Here’s what to say when a child keeps asking you, ‘Why? Why? Why?’

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As any parent will tell you (wearily), pre-school children ask an awful lot of questions – up to 70 an hour, according to some research.

By the time children are five, those questions have changed so that many of them are complex ‘Why?’ questions – asking for an explanation of the world around them.

But what should a parent do, when faced with dozens of questions on subjects such as why the stars go away at night?

The New Yorker’s The Science of Us quotes an essay by Matteo Colombo, professor of philosophy at Tilburg University in the Netherlands.

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Colombo suggests that a mechanical breakdown of the answer is a good way to approach it – for instance, if asked ‘Why did that window break?’, a good answer is: ‘Because someone threw a rock at it.’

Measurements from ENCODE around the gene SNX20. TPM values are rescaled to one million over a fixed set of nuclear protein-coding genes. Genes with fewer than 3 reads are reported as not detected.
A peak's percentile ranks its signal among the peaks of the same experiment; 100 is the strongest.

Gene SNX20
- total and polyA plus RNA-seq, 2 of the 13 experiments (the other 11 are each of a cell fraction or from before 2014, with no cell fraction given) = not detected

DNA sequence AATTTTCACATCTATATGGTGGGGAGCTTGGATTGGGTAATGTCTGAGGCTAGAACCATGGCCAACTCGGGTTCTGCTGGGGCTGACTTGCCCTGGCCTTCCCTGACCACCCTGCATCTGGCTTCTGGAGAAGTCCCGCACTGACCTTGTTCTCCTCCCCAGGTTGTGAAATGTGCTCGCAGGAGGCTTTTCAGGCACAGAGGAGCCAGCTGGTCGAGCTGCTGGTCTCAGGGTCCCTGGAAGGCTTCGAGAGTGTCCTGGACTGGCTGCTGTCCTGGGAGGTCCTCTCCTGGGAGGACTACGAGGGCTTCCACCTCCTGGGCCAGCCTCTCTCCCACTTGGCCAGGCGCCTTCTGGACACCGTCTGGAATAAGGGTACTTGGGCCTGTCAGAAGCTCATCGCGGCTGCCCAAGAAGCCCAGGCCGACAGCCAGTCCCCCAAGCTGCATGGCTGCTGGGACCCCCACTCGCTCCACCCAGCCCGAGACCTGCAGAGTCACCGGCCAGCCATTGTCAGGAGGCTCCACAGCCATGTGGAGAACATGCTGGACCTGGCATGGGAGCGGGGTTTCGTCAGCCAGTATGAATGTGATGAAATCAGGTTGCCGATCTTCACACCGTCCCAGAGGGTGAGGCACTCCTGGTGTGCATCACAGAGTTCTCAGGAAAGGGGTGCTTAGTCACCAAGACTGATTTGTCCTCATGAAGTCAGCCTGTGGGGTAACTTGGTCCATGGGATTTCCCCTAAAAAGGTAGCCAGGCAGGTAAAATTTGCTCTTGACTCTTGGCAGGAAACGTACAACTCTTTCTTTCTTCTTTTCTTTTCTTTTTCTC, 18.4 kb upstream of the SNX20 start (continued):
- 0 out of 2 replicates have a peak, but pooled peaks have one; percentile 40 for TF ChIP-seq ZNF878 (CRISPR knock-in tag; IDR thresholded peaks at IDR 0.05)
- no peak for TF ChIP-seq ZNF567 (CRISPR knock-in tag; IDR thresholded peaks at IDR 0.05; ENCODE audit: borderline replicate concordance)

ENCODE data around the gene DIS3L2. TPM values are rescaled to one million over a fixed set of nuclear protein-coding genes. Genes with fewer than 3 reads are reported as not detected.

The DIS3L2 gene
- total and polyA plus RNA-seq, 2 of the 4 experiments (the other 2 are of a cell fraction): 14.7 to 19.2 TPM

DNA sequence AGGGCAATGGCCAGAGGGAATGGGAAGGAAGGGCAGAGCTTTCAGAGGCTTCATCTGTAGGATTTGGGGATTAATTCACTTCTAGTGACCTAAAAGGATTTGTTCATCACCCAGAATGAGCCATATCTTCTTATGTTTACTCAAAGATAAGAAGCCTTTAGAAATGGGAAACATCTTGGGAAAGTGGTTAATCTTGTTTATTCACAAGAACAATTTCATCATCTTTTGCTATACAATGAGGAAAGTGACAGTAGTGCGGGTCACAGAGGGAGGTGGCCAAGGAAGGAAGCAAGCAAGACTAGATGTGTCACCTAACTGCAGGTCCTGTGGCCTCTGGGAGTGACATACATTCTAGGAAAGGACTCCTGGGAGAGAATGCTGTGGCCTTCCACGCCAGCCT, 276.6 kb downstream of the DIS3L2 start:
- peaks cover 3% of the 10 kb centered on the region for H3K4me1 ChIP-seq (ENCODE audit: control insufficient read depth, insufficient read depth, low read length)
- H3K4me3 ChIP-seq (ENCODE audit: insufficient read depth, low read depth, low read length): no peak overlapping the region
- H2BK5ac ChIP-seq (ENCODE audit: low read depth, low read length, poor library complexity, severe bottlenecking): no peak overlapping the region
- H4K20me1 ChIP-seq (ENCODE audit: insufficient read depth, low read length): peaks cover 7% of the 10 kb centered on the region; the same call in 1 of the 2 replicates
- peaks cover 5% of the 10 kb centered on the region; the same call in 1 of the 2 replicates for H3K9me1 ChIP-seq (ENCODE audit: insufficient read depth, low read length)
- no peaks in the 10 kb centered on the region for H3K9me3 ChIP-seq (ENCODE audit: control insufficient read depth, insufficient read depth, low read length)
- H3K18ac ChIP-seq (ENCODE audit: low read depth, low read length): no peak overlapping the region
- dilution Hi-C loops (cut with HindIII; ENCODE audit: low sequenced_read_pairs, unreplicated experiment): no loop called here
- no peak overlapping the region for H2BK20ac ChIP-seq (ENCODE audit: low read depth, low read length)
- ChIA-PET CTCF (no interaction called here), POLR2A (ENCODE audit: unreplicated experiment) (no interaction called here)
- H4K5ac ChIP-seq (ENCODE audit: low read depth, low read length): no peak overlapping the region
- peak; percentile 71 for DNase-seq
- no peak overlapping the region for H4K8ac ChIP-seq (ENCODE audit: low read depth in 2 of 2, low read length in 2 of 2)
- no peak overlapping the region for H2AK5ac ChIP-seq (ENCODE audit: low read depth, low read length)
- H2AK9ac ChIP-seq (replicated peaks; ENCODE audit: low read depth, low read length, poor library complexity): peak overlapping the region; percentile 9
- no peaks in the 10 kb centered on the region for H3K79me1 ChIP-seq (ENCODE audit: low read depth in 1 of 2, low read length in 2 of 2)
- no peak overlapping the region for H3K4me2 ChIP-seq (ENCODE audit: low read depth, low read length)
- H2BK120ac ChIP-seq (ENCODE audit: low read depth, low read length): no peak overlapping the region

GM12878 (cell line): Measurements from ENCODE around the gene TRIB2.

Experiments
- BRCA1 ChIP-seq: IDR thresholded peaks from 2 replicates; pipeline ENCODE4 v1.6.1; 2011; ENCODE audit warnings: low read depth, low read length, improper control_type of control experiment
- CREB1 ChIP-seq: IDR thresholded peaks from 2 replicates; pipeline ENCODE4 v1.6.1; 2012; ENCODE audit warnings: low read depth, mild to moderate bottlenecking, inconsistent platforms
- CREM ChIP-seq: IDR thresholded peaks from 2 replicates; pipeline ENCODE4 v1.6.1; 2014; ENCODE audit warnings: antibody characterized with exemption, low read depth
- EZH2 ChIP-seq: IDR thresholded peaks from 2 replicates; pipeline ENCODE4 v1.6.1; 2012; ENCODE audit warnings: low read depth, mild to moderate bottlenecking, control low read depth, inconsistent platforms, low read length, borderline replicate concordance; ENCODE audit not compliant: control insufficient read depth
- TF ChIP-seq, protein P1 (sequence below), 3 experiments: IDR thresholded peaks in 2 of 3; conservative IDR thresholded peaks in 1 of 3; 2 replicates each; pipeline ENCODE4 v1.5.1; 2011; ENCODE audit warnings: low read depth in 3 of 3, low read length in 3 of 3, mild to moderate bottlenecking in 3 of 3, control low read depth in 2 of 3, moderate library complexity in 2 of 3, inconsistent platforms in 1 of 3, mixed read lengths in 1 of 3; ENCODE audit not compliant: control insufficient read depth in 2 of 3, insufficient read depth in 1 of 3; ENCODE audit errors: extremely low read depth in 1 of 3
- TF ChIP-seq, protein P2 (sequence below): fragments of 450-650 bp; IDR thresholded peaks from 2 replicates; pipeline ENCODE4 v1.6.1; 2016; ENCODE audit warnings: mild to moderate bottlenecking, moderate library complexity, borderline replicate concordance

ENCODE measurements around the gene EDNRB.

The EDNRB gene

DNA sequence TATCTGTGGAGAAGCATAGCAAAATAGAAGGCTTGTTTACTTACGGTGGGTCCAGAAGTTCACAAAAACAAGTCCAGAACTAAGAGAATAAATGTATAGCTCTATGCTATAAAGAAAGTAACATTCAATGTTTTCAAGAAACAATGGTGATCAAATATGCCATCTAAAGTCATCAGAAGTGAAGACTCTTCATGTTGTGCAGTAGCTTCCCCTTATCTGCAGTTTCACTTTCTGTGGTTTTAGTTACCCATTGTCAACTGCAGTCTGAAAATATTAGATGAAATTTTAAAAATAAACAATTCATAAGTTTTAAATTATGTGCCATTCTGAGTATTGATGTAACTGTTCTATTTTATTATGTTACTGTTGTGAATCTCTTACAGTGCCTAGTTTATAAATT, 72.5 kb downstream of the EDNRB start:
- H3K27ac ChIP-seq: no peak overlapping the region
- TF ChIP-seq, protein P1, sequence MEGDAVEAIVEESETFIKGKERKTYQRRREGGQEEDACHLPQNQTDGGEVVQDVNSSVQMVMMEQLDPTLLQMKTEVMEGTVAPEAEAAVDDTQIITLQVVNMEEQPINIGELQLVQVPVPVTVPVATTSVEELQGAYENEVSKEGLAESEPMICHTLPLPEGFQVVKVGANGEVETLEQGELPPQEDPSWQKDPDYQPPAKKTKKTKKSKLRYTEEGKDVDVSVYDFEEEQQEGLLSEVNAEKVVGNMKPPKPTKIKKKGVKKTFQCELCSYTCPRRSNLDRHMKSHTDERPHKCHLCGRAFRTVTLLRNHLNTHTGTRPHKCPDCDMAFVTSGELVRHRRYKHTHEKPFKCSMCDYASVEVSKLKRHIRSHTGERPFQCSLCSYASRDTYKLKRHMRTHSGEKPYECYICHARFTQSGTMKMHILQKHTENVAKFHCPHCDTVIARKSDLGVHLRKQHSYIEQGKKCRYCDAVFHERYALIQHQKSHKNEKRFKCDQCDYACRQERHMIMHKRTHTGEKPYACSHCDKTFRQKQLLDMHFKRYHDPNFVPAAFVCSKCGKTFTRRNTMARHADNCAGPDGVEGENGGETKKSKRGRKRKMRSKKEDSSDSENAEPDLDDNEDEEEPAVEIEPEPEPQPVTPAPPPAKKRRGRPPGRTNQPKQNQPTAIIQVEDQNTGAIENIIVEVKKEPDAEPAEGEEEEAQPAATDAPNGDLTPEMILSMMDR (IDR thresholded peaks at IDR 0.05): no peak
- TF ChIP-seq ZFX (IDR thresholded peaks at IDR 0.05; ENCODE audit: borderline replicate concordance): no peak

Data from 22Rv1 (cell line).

Sadly, the old parental staple of snapping, ‘It just does, OK?’ isn’t a good strategy at all – as research has shown that children who don’t get an explanatory answer are much, much more likely to ask another question, or re-ask the first one.

A 2009 study said, ‘When preschool-aged children receive an explanation to these questions, they appear satisfied (as evidenced by their agreement).

‘In contrast, when children do not receive an explanation, they are persistent in re-asking for this information or they suggest their own explanation.’

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